Full house at Kyle Field. Photo: Paul Kapustka, MSR

Full house at Kyle Field. Photo: Paul Kapustka, MSR

With its new “global consortium” of companies that supply different parts and services of the connected-stadium experience, IBM could be an attractive choice to a customer that doesn’t have its own technical expertise, providing a soup-to-nuts package that could conceivably handle tasks like in-stadium IPTV, DAS and Wi-Fi, construction and stadium design, and backbone bandwidth solutions.

However, IBM will be going up against vendors who have led deployments on their own, and league-led “consortium” type arrangements like MLBAM’s project that brought Wi-Fi to almost all the Major League Baseball stadiums, and the NFL’s list of preferred suppliers like Extreme Networks for Wi-Fi and YinzCam for apps. Also in the mix are third-party integrators like CDW, Mobilitie, 5 Bars, Boingo Wireless and others who are already active in the stadium-technology deployment space. And don’t forget HP, which bought Wi-Fi gear supplier Aruba Networks earlier this year.

Certainly, we expect to hear more from IBM soon, and perhaps right now it’s best to close by repeating what we heard from Jared Miller, chief technology officer for Falcons owner Arthur Blank’s namesake AMB Sports and Entertainment (AMBSE) group, when we asked earlier this year why the Falcons picked IBM to build the technology in the new Atlanta stadium:

Remote optical cabinet and Wi-Fi AP at Kyle Field. Photo: Paul Kapustka, MSR

Remote optical cabinet and Wi-Fi AP at Kyle Field. Photo: Paul Kapustka, MSR

“IBM is unique with its span of technology footprint,” Miller said. He also cited IBM’s ability to not just deploy technology but to also help determine what the technology could be used for, with analytics and application design.

“They’ve looked at the [stadium] opportunity in a different manner, thinking about what we could do with the network once it’s built,” Miller said.

From the IBM press release, here is the IBM list of companies in its new “global consortium,” which IBM said is not binding, meaning that none of the companies listed is guaranteed any business yet, and others not on the list may end up in IBM deployments, like Kyle Field, which uses Aruba gear for the Wi-Fi:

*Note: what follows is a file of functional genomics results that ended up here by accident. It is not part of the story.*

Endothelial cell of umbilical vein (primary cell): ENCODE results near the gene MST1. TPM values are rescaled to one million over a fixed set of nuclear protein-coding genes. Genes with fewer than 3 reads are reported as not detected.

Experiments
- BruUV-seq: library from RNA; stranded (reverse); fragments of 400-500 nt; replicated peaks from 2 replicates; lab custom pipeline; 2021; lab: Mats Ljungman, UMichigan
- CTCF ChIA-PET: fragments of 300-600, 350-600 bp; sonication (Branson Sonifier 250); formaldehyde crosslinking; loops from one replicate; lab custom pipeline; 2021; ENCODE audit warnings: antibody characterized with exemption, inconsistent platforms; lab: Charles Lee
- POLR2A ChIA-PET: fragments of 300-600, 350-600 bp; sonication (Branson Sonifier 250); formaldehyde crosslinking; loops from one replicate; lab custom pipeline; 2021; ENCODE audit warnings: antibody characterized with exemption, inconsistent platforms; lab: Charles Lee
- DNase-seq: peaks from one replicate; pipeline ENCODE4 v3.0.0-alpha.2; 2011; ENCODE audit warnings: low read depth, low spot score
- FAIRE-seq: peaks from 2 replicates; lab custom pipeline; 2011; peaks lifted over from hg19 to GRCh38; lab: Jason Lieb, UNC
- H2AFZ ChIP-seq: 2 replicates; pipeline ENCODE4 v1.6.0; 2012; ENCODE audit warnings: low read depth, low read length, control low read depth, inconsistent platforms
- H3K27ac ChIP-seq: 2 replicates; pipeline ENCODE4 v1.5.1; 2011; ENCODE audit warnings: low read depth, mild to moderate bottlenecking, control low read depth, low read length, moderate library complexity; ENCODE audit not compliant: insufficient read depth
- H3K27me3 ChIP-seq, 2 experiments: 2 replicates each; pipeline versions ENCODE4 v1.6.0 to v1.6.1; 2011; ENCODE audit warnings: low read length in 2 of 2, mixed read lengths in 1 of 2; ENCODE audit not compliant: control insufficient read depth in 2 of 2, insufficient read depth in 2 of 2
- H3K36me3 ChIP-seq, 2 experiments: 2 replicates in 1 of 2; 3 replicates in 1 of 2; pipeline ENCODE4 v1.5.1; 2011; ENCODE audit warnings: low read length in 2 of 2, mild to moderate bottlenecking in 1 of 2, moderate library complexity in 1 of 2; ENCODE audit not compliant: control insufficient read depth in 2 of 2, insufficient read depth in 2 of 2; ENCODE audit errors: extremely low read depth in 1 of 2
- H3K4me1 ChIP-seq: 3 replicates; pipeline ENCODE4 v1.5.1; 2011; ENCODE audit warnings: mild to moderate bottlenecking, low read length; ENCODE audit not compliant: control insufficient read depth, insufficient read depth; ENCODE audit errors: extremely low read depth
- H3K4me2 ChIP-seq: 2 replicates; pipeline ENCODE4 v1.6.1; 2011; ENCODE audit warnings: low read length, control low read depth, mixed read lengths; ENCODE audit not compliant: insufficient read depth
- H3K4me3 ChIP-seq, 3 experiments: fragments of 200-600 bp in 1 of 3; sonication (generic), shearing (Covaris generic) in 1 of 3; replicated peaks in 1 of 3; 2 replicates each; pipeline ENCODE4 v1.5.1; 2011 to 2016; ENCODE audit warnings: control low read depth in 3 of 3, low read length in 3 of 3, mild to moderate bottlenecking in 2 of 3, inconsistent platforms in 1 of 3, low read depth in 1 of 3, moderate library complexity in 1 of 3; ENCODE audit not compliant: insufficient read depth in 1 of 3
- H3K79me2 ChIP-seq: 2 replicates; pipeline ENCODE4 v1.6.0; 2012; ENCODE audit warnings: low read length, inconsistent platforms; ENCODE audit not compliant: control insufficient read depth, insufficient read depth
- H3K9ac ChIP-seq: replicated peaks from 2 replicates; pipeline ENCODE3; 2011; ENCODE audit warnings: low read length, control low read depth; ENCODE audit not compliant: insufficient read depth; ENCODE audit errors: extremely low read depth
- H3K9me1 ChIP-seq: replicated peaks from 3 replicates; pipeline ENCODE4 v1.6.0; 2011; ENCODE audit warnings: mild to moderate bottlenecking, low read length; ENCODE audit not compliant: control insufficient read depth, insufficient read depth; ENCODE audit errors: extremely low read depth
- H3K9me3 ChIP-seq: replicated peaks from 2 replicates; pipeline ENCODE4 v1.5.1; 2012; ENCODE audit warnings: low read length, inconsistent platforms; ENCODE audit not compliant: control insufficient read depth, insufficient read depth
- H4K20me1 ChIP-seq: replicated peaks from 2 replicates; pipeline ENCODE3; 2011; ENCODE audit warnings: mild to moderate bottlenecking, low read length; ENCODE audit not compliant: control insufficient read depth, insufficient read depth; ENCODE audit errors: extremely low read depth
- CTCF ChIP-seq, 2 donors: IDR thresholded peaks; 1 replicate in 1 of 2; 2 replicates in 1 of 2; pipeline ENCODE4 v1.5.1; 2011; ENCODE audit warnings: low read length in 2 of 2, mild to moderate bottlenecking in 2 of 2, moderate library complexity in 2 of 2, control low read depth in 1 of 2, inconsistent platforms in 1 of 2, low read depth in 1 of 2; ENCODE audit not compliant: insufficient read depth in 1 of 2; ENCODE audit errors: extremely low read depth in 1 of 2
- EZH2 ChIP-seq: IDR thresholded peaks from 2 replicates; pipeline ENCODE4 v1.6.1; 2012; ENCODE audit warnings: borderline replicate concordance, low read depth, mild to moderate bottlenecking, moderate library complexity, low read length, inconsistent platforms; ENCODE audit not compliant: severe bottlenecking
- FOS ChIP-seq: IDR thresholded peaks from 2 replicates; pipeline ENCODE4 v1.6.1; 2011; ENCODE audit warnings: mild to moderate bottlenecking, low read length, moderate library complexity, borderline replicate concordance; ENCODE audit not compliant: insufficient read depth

Founding members of the consortium, include:

· Construction and Design: AECOM, HOK, Whiting Turner

· Infrastructure Technology/Carriers: Alcatel/Lucent, Anixter, Commscope, Corning, Juniper Networks, Ruckus Wireless, Schneider Electric, Smarter Risk, Tellabs, Ucopia, Zebra Technologies, YinzCam (IPTV), Zayo, Zhone

· Communications Solutions Providers: Level 3, Verizon Enterprise Solutions, AT&T

· Fan Experience Consulting & Data Management Integration: IBM

Texas A&M’s fiber-backed Wi-Fi at Kyle Field records 5.7 TB of data during Alabama game

Scoreboard, Kyle Field. Photos: Texas A&M

Scoreboard, Kyle Field. Photos: Texas A&M

We’ve been hearing rumors about how much data was flowing at the new fiber-based Wi-Fi network at Texas A&M’s Kyle Field this fall, and now we finally have some verified numbers that are sure to pop some eyeballs: According to the networking crew at Corning, fans at Kyle Field used 5.7 terabytes of Wi-Fi data during the Oct. 17 game against Alabama, which the Aggies lost 41-23.

In case you are keeping score the 5.7 TB mark is the second-largest single-game Wi-Fi usage number we’ve seen, trailing only the 6.2 TB recorded at Super Bowl XLIX in Glendale, Ariz., earlier this year. Before you pin it all on the network, however, be aware that the newly refurbished Kyle Field can hold a whole lotta fans — the announced attendance for the ‘Bama game was 105,733, which is 35,000+ more fans than the 70,288 who attended the Super Bowl at the University of Phoenix Stadium on Feb. 1. Still, building a network to support basically another baseball stadium’s worth of fans is pretty cool, too.

Other related numbers from the Wi-Fi network are in Super Bowl territory as well, including the 37,823 unique clients recorded during pre-game and game time, as well as the 26,318 peak concurrent user count. We’re not sure why only 10 people tweeted about the Wi-Fi (8 good, 2 bad) but the 3.2 Gbps throughput should also turn some heads.

Corning ONE DAS headend equipment at Texas A&M's Kyle Field deployment

Corning ONE DAS headend equipment at Texas A&M’s Kyle Field deployment

The question this all raises for us is, has the availability of a fiber backbone allowed fans to simply use more traffic? And is the demand for mobile data at big events perhaps even higher than we thought? With a regular-season game at Nebraska hitting 4.2 TB earlier this season, it’s pretty clear that data demands are showing no signs of hitting a plateau. Or maybe we can deduce that the better the network, the more traffic it will carry?

It’s also worthwhile to note that stats this season from AT&T have shown several 1+ TB data totals for games at Kyle Field on the AT&T DAS network, which uses the same fiber backbone as the Wi-Fi. This “fiber to the fan” infrastructure, built by IBM and Corning, will also be at the core of the network being built at the new home of the NFL’s Falcons, the Mercedes-Benz Stadium in Atlanta, scheduled to open in 2017.

We’ll have more soon from Kyle Field, as Mobile Sports Report is scheduled to make a visit there for the Nov. 7 game against Auburn. If you plan to be in College Station that weekend give us a holler. Or a yell, right? We are looking forward to seeing the stadium and the network firsthand, to do some speedtests to see how well all areas are covered. With 5.7 TB of Wi-Fi, it’s a good guess the coverage is pretty good.

(Statistics provided by Corning for the Oct. 17 game are below.)